#### Table 1: Indicator coding of *k* categories.

Category |
D_{1} |
D_{2} |
D_{3} |
… | D_{k}_{-1} |

1 | 0 | 0 | 0 | … | 0 |

2 | 1 | 0 | 0 | … | 0 |

3 | 0 | 1 | 0 | … | 0 |

4 | 0 | 0 | 1 | … | 0 |

… | … | … | … | … | 0 |

k |
0 | 0 | 0 | … | 1 |

### Interaction Terms

While it is common practice to center the continuous predictor variable *X* prior to generating the interaction terms, Hayes (2013) suggests that this may not be necessary. Nonetheless, we will center the *X* variable in this example.

Once we have generated the indicator variables, we then center the *X* variable and multiply it with each of the indicator variables. We will end up with *k* – 1 interaction terms: *X**D*_{1}, *X**D*_{2}, *X**D*_{3}, …, *X**D*_{k-1}.

## Generate data

We will generate some data for the analyses by adapting the code from Nicholas Michalak’s blog.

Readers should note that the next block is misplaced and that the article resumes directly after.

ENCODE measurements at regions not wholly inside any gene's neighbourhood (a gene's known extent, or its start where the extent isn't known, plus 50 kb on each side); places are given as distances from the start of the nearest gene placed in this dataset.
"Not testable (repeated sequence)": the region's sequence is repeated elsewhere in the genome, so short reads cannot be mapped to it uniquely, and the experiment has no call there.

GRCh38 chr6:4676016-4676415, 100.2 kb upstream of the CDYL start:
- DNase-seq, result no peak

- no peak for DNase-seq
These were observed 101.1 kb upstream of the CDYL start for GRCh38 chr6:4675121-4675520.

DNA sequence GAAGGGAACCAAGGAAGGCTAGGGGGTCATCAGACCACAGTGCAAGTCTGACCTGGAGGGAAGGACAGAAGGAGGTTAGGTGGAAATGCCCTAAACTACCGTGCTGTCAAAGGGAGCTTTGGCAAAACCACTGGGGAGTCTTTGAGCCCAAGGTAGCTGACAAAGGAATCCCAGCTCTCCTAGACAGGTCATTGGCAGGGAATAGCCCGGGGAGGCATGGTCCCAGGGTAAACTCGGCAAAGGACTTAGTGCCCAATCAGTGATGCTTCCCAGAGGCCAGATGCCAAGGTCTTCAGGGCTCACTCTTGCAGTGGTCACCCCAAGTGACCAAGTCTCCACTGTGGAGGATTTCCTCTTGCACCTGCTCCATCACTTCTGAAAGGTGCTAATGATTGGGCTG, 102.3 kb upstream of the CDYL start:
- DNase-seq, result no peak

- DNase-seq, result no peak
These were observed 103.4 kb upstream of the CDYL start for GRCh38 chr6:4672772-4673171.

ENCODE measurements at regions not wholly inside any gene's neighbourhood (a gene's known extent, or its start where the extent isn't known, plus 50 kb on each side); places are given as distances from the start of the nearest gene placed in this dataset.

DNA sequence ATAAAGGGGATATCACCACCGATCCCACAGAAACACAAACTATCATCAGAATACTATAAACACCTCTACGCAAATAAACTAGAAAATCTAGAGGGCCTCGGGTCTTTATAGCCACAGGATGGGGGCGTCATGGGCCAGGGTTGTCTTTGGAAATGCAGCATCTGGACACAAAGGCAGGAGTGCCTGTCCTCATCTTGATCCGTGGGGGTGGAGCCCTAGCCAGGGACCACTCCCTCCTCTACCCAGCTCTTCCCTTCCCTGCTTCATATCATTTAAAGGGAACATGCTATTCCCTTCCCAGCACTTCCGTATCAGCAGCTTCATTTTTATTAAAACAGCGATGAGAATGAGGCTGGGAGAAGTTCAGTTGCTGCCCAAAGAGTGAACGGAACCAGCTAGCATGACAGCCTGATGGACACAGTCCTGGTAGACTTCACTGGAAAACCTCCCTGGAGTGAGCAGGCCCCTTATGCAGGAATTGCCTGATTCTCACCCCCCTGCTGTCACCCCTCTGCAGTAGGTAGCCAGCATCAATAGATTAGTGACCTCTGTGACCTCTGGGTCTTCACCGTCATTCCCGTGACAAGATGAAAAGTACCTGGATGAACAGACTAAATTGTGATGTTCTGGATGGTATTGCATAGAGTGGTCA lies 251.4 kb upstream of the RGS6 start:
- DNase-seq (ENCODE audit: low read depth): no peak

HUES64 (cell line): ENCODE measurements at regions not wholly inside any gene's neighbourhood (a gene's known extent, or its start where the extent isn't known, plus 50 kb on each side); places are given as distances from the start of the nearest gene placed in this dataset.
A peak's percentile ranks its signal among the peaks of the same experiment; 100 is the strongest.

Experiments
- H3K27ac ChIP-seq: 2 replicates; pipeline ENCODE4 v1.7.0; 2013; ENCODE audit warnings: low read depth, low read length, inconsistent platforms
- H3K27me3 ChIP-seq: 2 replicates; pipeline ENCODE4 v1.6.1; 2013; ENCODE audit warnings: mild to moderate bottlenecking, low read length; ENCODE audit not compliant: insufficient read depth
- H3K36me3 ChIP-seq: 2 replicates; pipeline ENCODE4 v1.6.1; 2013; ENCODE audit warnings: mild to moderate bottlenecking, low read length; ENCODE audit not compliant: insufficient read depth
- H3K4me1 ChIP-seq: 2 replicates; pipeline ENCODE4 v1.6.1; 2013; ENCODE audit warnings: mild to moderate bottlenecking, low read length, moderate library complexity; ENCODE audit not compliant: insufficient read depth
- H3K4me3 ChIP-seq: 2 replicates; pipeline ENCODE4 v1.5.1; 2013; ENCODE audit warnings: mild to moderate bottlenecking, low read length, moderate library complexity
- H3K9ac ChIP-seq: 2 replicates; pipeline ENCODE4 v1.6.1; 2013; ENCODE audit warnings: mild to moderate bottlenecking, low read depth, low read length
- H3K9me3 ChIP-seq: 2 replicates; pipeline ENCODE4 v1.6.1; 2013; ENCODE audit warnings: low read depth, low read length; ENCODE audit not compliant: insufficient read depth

# Load required packages -------------------------------------------------- if (!require(pacman)) {install.packages("pacman")} pacman::p_load(MASS, # For the 'mvrnorm function ggplot, # For plotting interaction effects ggsci, # For ggplot2 scientific journal themes lavaan) # For structural equation modeling # Generate Data ----------------------------------------------------------- # Set seed to reproduce results set.seed(12345) # 900 observations # 300 state schools, 300 independent schools, 300 catholic schools # Positive relationship in State schools (r = .25); mean = 1 # Negative relationship in Independent schools (r = -.5); mean = 0 # Negtaive relationship in Catholic schools (r = -.25); mean = 1 dataSim = data.frame(id = 1:900, school = rep(x = c("State", "Independent", "Catholic"), each = 300), rbind(mvrnorm(n = 300, mu = c(1,1), Sigma = diag(x = .5, nrow = 2, ncol = 2) + .25), mvrnorm(n = 300, mu = c(0,0), Sigma = diag(x = 1.5, nrow = 2, ncol = 2) - .5), mvrnorm(n = 300, mu = c(0,0), Sigma = diag(x = 1.5, nrow = 2, ncol = 2) - .25))) dataSim = within(dataSim, { # Centre X1 X1.c = X1 - mean(X1, na.rm = TRUE) # Indicator (dummy) code the school variable D1 = ifelse(school == "Independent", 1, 0) D2 = ifelse(school == "Catholic", 1, 0) # Create Interaction Terms X1D1 = X1.c*D1 X1D2 = X1.c*D2 })